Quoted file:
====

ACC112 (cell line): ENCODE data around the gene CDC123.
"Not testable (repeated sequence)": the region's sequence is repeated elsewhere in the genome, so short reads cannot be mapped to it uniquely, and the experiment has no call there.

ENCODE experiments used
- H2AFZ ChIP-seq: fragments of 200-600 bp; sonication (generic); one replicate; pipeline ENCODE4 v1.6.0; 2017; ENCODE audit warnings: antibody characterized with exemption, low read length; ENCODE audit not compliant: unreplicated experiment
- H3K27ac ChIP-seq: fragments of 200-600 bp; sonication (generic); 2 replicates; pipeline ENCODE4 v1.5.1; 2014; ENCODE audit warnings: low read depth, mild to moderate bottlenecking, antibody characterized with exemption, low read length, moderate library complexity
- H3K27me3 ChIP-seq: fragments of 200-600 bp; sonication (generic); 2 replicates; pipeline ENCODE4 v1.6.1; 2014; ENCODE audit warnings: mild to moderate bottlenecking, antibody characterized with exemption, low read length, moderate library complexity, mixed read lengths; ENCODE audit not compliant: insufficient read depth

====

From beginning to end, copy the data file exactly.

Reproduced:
ACC112 (cell line): ENCODE data around the gene CDC123.
"Not testable (repeated sequence)": the region's sequence is repeated elsewhere in the genome, so short reads cannot be mapped to it uniquely, and the experiment has no call there.

ENCODE experiments used
- H2AFZ ChIP-seq: fragments of 200-600 bp; sonication (generic); one replicate; pipeline ENCODE4 v1.6.0; 2017; ENCODE audit warnings: antibody characterized with exemption, low read length; ENCODE audit not compliant: unreplicated experiment
- H3K27ac ChIP-seq: fragments of 200-600 bp; sonication (generic); 2 replicates; pipeline ENCODE4 v1.5.1; 2014; ENCODE audit warnings: low read depth, mild to moderate bottlenecking, antibody characterized with exemption, low read length, moderate library complexity
- H3K27me3 ChIP-seq: fragments of 200-600 bp; sonication (generic); 2 replicates; pipeline ENCODE4 v1.6.1; 2014; ENCODE audit warnings: mild to moderate bottlenecking, antibody characterized with exemption, low read length, moderate library complexity, mixed read lengths; ENCODE audit not compliant: insufficient read depth